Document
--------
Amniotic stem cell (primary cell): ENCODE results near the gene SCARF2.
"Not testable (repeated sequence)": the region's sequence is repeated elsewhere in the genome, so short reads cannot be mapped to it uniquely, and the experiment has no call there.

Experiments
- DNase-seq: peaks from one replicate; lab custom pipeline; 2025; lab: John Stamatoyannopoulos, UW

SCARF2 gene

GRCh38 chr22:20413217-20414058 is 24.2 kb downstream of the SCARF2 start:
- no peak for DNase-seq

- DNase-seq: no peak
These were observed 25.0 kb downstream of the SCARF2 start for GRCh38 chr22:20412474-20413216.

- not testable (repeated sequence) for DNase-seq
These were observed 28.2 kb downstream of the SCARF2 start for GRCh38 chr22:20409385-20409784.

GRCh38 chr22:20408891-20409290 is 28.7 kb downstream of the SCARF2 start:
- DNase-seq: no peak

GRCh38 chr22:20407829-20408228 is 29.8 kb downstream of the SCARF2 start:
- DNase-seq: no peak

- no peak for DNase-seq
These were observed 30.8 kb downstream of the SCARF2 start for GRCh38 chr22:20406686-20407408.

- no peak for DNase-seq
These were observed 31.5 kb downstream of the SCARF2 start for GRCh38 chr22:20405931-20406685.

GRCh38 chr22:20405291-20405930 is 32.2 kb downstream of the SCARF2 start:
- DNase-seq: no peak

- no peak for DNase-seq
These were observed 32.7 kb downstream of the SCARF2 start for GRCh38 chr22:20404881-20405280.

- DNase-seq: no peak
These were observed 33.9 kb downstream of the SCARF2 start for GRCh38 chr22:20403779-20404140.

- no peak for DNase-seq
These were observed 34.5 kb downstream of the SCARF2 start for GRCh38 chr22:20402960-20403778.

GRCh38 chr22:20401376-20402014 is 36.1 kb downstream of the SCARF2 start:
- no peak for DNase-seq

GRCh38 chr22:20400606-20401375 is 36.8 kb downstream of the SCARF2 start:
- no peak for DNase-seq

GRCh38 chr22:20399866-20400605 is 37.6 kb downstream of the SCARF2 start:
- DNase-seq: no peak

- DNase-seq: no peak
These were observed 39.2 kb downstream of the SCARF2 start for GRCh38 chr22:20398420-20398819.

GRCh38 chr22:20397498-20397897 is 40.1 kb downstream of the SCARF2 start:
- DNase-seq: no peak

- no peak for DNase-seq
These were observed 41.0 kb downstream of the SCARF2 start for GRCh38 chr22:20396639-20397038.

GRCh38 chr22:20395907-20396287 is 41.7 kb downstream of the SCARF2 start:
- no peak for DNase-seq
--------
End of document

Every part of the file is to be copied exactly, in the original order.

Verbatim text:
Amniotic stem cell (primary cell): ENCODE results near the gene SCARF2.
"Not testable (repeated sequence)": the region's sequence is repeated elsewhere in the genome, so short reads cannot be mapped to it uniquely, and the experiment has no call there.

Experiments
- DNase-seq: peaks from one replicate; lab custom pipeline; 2025; lab: John Stamatoyannopoulos, UW

SCARF2 gene

GRCh38 chr22:20413217-20414058 is 24.2 kb downstream of the SCARF2 start:
- no peak for DNase-seq

- DNase-seq: no peak
These were observed 25.0 kb downstream of the SCARF2 start for GRCh38 chr22:20412474-20413216.

- not testable (repeated sequence) for DNase-seq
These were observed 28.2 kb downstream of the SCARF2 start for GRCh38 chr22:20409385-20409784.

GRCh38 chr22:20408891-20409290 is 28.7 kb downstream of the SCARF2 start:
- DNase-seq: no peak

GRCh38 chr22:20407829-20408228 is 29.8 kb downstream of the SCARF2 start:
- DNase-seq: no peak

- no peak for DNase-seq
These were observed 30.8 kb downstream of the SCARF2 start for GRCh38 chr22:20406686-20407408.

- no peak for DNase-seq
These were observed 31.5 kb downstream of the SCARF2 start for GRCh38 chr22:20405931-20406685.

GRCh38 chr22:20405291-20405930 is 32.2 kb downstream of the SCARF2 start:
- DNase-seq: no peak

- no peak for DNase-seq
These were observed 32.7 kb downstream of the SCARF2 start for GRCh38 chr22:20404881-20405280.

- DNase-seq: no peak
These were observed 33.9 kb downstream of the SCARF2 start for GRCh38 chr22:20403779-20404140.

- no peak for DNase-seq
These were observed 34.5 kb downstream of the SCARF2 start for GRCh38 chr22:20402960-20403778.

GRCh38 chr22:20401376-20402014 is 36.1 kb downstream of the SCARF2 start:
- no peak for DNase-seq

GRCh38 chr22:20400606-20401375 is 36.8 kb downstream of the SCARF2 start:
- no peak for DNase-seq

GRCh38 chr22:20399866-20400605 is 37.6 kb downstream of the SCARF2 start:
- DNase-seq: no peak

- DNase-seq: no peak
These were observed 39.2 kb downstream of the SCARF2 start for GRCh38 chr22:20398420-20398819.

GRCh38 chr22:20397498-20397897 is 40.1 kb downstream of the SCARF2 start:
- DNase-seq: no peak

- no peak for DNase-seq
These were observed 41.0 kb downstream of the SCARF2 start for GRCh38 chr22:20396639-20397038.

GRCh38 chr22:20395907-20396287 is 41.7 kb downstream of the SCARF2 start:
- no peak for DNase-seq